Mothers and babies at risk at busy maternity units, hospital midwives say

Midwives say mothers and babies are being put at risk by unsafe staffing levels in hospitals around the country.
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Midwives say mothers and babies are being put at risk by unsafe staffing levels in hospitals around the country.

Understaffed maternity units in hospitals nationwide are putting mothers and babies' lives at risk, a group of midwives warns.

The New Zealand College of Midwives (NZCOM) backed the complaint and said "urgent action" was needed from the Ministry of Health.

A group of eight midwives raised serious concerns in an anonymous complaint to the Health and Disability Commissioner, which was transferred to the Ministry of Health.

New Zealand College of Midwives chief executive Karen Guilliland  says more midwives are needed in the nation's hospital ...
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New Zealand College of Midwives chief executive Karen Guilliland says more midwives are needed in the nation's hospital as "soon as humanly possible".

The group sent a copy of the 33-page complaint to Stuff, with a cover note saying: "There must be major change to the current mess or more babies and mothers will die".

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The group urged the commissioner to investigate cases, including a newborn who died after its birth in an unidentified "very busy delivery suite".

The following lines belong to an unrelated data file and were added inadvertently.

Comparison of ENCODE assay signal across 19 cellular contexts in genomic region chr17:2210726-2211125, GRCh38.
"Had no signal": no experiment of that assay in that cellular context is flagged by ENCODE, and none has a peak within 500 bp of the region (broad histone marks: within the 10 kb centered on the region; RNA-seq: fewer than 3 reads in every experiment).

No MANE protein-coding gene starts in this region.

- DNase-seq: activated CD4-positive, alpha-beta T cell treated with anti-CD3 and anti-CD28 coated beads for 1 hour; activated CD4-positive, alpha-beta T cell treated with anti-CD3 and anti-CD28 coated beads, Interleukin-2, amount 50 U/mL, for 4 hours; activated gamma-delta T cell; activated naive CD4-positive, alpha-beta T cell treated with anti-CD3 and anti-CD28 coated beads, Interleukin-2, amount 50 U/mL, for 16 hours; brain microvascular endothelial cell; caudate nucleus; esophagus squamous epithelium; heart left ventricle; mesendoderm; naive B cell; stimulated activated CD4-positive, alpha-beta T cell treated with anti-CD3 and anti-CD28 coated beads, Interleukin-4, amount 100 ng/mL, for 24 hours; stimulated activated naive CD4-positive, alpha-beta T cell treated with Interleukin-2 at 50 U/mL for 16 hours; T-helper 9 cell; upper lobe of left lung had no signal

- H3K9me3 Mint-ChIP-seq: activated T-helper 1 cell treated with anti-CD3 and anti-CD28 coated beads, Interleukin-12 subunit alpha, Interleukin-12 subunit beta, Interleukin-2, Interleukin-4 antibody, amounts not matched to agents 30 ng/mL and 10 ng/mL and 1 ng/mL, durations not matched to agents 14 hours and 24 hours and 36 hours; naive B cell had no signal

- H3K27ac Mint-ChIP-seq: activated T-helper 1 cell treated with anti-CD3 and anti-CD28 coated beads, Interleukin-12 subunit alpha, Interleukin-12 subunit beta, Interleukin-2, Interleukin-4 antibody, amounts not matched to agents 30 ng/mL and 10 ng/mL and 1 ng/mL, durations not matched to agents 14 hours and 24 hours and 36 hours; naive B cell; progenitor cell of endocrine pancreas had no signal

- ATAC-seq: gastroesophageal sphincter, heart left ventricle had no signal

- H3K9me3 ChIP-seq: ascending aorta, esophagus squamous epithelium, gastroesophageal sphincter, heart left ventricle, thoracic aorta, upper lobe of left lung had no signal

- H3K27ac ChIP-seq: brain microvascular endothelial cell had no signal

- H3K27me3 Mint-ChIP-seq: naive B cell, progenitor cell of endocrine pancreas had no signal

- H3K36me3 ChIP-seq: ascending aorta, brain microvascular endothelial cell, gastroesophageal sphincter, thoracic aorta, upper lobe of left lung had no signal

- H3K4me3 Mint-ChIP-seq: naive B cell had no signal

That night, only two midwives were present instead of the "minimum for safety" of four midwives. One of the midwives "felt she needed to stay on call during the night in question but was too exhausted", the complaint said.

The complaint referred to another case in which another baby died shortly after birth.

The mother had requested a caesarean repeatedly because she had experienced problems giving birth naturally in the past.

"Eventually a C-section was booked after the parents' repeated requests but that was then cancelled by the doctor, who admitted that he had not read [the mother]'s notes and was unaware of her medical history," the complaint said.

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Midwives working in almost all secondary and tertiary maternity hospitals were "in a state of very real crisis".

"Almost every DHB is understaffed and the midwife [staffing levels] grossly inadequate," the complaint said.

Midwives sent the complaint anonymously because they were scared of the repercussions.

"It is simply unacceptable for individual midwives to be too frightened to speak out lest they be ostracised, marginalised, or effectively dismissed from their employment," the complaint said.

NZCOM chief executive Karen Guilliland said the complaint mirrored the working conditions "of many of our hospital midwives".

"We need more midwifery staff in hospitals as soon as humanly possible."

Burnt out midwives went "above and beyond the call of duty" to keep mothers and babies safe but it was not sustainable.

Many had reached breaking point after raising concerns for years, she said.

In a written statement, Ministry of Health maternity adviser Bronwen Pelvin said the ministry would respond to the anonymous midwives directly.

The Ministry of Health was taking district health board (DHB) staffing issues "very seriously". 

"We are working closely with DHBs and other groups, such as the NZCOM and the Midwifery Council of New Zealand, to understand the complexity of why this is happening and what we can do to resolve it."

Health Workforce New Zealand, a unit within the ministry, had identified the DHB midwifery workforce issue as a priority. 

"We are committed to helping DHBs to resolve this problem and acknowledge the very important work of midwives in producing good outcomes for pregnant women and babies."

 - Stuff

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